Giro d’Italia 2017: Jan Polanc solos to Mount Etna stage victory as Geraint Thomas goes second overall

Welshman snatches bonus seconds with third-placed finish; Bob Jungels takes pink jersey

Jan Polanc (UAE Team Emirates) soloed to victory on Mount Etna after a day in the breakaway, as Bob Jungels (QuickStep Floors) replaced team-mate Fernando Gaviria as race leader.

Polanc was part of a four-man move which forged clear after two kilometres, and pressed on solo on the run-in to the race’s first summit finish – climbing Etna alone to grab the second Giro stage win of his career.

Team Sky’s Geraint Thomas snatched four bonus seconds, meanwhile, after finishing third, and moves second overall – six seconds behind Jungels, who gained time in the crosswinds on stage three, and four clear of third-placed compatriot Adam Yates (Orica-Scott).

Jan Polanc soloed to victory on Mount Etna (pic – RCS Sport)

Polanc joined Eugenio Alafaci (Trek-Segafredo), Jacques Janse van Rensburg (Dimension Data) and Pavel Brutt (Gazprom-Rusvelo) in forming the day’s break, and they were allowed a decent margin as the peloton settled back into the racing rhythm.

QuickStep Floors, with pink jersey Gaviria in their number, hit the front to control proceedings but the pace was steady at best.

The long Portella Femmina Morta climb failed to cause big problems – the steady gradient and steady pace comfortable enough for the fast men, Gaviria among them – to get over with little trouble.

Janse van Rensburg took the honours at the top of the climb, ahead of a visibly unhappy Polanc, while King of the Mountains Daniel Teklehaimanot led the peloton over with the gap down to less than seven minutes.

Trips to the team car aside, there was no real drama to report in the peloton – with the action being saved for Mount Etna – but Rohan Dennis (BMC Racing) did become the first rider to leave this year’s race, still suffering the effects of a late crash on Sunday.

Alafaci’s day in the break ended prematurely, and he was swept up by the peloton with 29km remaining – Bahrain-Merida having taken control of the bunch through Valerio Agnoli.

Andre Greipel, in the points jersey, was spat out by the bunch on the uncategorised climb to Ragalna, but Gaviria remained third wheel – giving a good account of himself in the maglia rosa.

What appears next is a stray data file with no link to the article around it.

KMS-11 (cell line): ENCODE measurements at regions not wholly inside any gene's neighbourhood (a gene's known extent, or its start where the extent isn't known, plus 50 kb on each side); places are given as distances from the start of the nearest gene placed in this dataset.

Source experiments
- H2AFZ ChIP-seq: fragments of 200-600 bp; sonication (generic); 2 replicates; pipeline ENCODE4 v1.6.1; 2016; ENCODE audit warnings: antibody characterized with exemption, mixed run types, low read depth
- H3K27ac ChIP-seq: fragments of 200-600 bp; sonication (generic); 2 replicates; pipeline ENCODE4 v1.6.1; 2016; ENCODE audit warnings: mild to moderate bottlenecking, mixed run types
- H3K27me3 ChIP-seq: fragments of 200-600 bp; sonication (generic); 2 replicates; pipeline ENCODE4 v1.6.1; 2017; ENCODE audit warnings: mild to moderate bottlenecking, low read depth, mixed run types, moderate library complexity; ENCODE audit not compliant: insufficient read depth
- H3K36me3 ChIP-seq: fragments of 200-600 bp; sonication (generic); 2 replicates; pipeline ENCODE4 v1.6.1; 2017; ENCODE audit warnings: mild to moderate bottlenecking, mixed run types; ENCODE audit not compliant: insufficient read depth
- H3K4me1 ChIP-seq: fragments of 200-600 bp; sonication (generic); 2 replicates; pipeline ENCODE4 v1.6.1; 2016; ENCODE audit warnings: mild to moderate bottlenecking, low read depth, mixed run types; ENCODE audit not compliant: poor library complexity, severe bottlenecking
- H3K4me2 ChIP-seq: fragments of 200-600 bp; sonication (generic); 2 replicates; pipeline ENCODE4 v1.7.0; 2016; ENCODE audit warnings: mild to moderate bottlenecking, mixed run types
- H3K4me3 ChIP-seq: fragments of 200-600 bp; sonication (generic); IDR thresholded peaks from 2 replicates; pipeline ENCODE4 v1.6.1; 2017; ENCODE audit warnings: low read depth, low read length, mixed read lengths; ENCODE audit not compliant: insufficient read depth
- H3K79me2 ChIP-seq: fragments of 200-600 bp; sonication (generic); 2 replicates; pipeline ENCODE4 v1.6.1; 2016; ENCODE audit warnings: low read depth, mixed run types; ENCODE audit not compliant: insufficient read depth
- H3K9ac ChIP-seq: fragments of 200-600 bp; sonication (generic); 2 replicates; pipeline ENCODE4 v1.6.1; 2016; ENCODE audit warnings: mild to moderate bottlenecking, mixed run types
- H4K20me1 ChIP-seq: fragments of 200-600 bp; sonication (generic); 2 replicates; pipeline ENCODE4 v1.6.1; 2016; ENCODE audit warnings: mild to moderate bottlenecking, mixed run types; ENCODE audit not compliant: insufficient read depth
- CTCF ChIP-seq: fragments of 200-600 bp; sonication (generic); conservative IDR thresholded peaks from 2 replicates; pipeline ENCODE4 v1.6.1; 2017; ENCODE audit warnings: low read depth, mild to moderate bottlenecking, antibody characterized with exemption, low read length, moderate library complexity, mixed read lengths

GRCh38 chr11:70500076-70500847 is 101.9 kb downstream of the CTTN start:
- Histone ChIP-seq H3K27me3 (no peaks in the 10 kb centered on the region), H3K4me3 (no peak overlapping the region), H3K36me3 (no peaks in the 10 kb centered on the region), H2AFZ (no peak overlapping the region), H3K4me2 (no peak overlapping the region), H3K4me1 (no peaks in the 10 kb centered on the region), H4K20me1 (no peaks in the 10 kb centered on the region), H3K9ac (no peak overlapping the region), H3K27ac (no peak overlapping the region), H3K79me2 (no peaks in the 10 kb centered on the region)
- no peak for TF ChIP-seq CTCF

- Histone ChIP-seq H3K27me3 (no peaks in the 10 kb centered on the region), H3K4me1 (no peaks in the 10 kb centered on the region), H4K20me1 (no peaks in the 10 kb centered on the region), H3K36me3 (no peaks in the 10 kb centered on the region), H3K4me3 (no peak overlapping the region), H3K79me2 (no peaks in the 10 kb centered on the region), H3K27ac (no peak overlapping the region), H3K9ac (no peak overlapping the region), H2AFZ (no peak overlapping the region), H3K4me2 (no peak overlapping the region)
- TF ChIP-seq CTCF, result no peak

At the front, three leaders became two – Brutt losing contact with his former breakaway companions – while the pace in the peloton ramped up as riders fought for position ahead of Mount Etna.

Javier Moreno (Bahrain-Merida) and Diego Rosa (Team Sky) exchanged angry words in the peloton, while plenty were shelled out the back.

Disaster struck just outside the 20km to go banner in the peloton, however, with several riders – Gaviria included – heading straight on instead of turning, with the knock-on effect of the ensuing panic causing riders to crash.

Jeremy Roy (FDJ) and Pavel Kochetkov (Katusha-Alpecin) both hit the deck, while LottoNL-Jumbo and Katusha-Alpecin had to rally their GC leaders – both of whom had already lost time – back to the bunch.

Gaviria latched back on but was dropped as the climb of Mount Etna started, as was white jersey and stage one winner Lukas Postlberger, while up the road Polanc forged on solo.

Paolo Tiralongo (Astana) and Pierre Rolland (Cannondale-Drapac) both attacked the peloton but failed to get much leeway, while Tejay van Garderen (BMC Racing) and Mikel Landa (Team Sky) had to chase back to the bunch after a crash and puncture respectively.

With Astana desperate for a stage win, Jesper Hansen was next to attack – followed by Vincenzo Nibali (Bahrain-Merida) – but the move was shut down.

Bob Jungels is the new race leader, leading Geraint Thomas by six seconds (pic – Sirotti)

Polanc carried a minute’s advantage into the final two kilometres, and still led under the flamme rouge, but counter-attacks behind – the latest led by Tom Dumoulin (Team Sunweb) continued to close down his advantage.

Ilnur Zakarin (Katusha-Alpecin) pushed on alone, having marked Dumoulin’s move, but as far as the stage win was concerned, Polanc could not be denied a remarkable victory.

Zakarin – who lost time on stage two – was able to eke back a few seconds as he held on for second place, while Thomas led what was left of the peloton home to claim four bonus seconds of his own.

Jungels finished in peloton too, meanwhile, and now leads the race overall for the second consecutive year.

Giro d’Italia 2017: stage four – result

1) Jan Polanc (SVN) – UAE Team Emirates – 4.55.58hrs
2) Ilnur Zakarin (RUS) – Katusha-Alpecin +19”
3) Geraint Thomas (GBR) – Team Sky +29”
4) Thibaut Pinot (FRA) – FDJ – ST
5) Dario Cataldo (ITA) – Astana
6) Tom Dumoulin (NED) – Team Sunweb
7) Bob Jungels (LUX) – QuickStep Floors
8) Adam Yates (GBR) – Orica-Scott
9) Bauke Mollema (NED) – Trek-Segafredo
10) Vincenzo Nibali (ITA) – Bahrain-Merida

General classification

1) Bob Jungels (LUX) – QuickStep Floors – 19.41.56hrs
2) Geraint Thomas (GBR) – Team Sky +6”
3) Adam Yates (GBR) – Orica-Scott +10”
4) Vincenzo Nibali (ITA) – Bahrain-Merida – ST
5) Domenico Pozzovivo (ITA) – Ag2r-La Mondiale
6) Nairo Quintana (COL) – Movistar
7) Tom Dumoulin (NED) – Team Sunweb
8) Bauke Mollema (NED) – Trek-Segafredo
9) Mikel Landa (ESP) – Team Sky
10) Thibaut Pinot (FRA) – FDJ

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